On July 7, five Dallas police officers were killed in an ambush that left a city in mourning. In the wake of the shooting, thousands of Dallas residents poured to the headquarters of the Dallas Police Department, leaving objects and letters in honor of the men who died. Now, writes Azia Branson for the Dallas Star-Telegram, a Dallas library is working to preserve those handmade memorials with a fundraising campaign.
The Dallas Public Library hopes to raise $75,000 to purchase archival materials to properly preserve the homegrown memorials, Branson writes. In response, the Friends of the Dallas Public Library have started a GoFundMe campaign to try and raise the funds to buy acid-free archival boxes that can protect the memorabilia and begin a digitization process.
The ad-hoc memorial that surrounded a police car and a plaza in front of the Dallas Police Department grew for over a week before it was taken down. As CBS DFW reports, the memorial became a place for people to pray, pay their respects and mourn together as police pieced together the story of why a lone gunman decided to shoot 12 people at the end of a peaceful Black Lives Matter protest against police killings of Philando Castile and Alton Sterling. At the time, portions of the memorial were taken inside during rain storms, and archivists then removed everything that could be saved.
In a release about the fundraising campaign, Dallas Public Library director Jo Guidice says that the collection will become part of the library’s permanent archival holdings. The library also houses a similar collection from another lone sniper situation: the assassination of John F. Kennedy in 1963. After Kennedy’s death, mourners filled Dealey Plaza with flags, flowers and makeshift memorials, many of which are still at the library’s history and archives division.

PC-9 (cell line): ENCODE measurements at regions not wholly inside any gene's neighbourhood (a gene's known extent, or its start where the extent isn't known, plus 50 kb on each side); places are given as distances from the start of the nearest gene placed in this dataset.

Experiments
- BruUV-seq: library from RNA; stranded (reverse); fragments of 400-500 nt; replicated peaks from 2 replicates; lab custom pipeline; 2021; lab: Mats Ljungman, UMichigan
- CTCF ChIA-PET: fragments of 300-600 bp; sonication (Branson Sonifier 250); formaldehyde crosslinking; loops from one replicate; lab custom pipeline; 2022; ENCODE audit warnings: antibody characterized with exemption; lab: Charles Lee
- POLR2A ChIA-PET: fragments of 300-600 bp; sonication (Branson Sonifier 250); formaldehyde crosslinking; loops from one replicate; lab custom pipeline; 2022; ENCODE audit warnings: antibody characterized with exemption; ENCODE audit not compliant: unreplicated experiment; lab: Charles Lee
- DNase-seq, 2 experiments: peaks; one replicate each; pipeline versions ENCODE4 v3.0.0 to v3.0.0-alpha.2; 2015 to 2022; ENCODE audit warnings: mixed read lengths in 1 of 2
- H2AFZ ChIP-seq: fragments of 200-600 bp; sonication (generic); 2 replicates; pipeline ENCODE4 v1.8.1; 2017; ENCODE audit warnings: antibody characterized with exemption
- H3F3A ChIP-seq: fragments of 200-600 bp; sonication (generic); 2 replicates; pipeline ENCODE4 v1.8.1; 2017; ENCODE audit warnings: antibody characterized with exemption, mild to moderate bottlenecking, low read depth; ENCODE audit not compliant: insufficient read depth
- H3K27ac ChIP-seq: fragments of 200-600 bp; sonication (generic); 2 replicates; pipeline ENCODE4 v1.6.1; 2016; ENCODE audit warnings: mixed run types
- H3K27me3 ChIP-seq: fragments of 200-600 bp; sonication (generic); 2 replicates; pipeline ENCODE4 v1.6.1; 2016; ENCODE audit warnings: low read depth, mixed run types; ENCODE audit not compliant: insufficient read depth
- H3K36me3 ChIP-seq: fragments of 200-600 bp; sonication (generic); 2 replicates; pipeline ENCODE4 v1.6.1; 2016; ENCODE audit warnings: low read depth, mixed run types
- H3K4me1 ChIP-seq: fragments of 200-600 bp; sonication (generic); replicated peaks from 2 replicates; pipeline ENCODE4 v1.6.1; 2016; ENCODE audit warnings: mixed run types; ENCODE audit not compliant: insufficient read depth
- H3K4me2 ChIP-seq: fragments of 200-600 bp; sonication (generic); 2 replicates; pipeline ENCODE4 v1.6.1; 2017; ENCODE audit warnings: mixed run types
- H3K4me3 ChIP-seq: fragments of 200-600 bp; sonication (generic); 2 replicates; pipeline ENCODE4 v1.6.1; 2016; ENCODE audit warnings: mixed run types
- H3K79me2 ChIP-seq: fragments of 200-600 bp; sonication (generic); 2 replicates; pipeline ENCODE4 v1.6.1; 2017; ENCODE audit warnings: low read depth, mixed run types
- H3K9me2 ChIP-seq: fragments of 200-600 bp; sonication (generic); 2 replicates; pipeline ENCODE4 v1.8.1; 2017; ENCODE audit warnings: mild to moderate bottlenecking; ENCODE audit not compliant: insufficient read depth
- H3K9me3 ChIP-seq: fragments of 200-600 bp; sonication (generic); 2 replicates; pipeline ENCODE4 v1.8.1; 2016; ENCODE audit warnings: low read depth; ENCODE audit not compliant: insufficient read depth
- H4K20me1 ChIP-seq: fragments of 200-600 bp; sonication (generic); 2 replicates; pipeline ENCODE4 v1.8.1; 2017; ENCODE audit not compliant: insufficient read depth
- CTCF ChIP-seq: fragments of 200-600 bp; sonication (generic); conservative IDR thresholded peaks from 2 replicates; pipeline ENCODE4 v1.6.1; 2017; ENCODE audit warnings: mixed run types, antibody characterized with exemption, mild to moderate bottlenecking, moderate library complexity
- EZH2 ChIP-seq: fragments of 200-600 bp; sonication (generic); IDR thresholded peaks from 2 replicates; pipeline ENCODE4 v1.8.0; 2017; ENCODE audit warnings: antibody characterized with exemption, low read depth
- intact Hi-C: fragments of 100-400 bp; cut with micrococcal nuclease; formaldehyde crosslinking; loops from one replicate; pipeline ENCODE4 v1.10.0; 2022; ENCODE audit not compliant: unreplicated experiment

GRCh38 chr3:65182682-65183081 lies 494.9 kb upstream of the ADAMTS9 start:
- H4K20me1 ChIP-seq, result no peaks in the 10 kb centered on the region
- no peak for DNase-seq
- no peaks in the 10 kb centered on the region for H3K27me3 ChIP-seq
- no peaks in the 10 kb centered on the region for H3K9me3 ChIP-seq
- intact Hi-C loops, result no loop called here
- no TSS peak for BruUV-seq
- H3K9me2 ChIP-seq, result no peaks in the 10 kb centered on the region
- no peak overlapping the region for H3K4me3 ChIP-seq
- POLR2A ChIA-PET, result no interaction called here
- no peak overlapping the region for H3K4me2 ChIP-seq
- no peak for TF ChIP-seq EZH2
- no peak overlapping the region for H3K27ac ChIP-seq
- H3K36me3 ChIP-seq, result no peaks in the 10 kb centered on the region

Similar preservation efforts have taken place after other tragedies. For example, Boston’s mayor ordered objects from the memorial that sprung up after the Boston Marathon bombing in 2013, and items from that ad-hoc shrine are now housed in the city’s archives. But some observers note that the knowledge that such memorials might be preserved can change the nature of the memorials themselves: As Ruth Graham writes for The Boston Globe, when mourners of the 1995 Oklahoma City bombing realized their memorials would be made permanent, they began to leave laminated photos and contact information on their notes.
Dallas is still coming to terms with this year’s events—and with the city’s relationship to its police force. But archivists hope that the kindness the city poured out in the wake of the tragedy can be continued in the form of funds that will make the remnants of that loss accessible to generations to come. The fundraising effort is a reminder that people’s responses to tragedy are part of history, too—and that without the right resources, the preservation of them isn't guaranteed.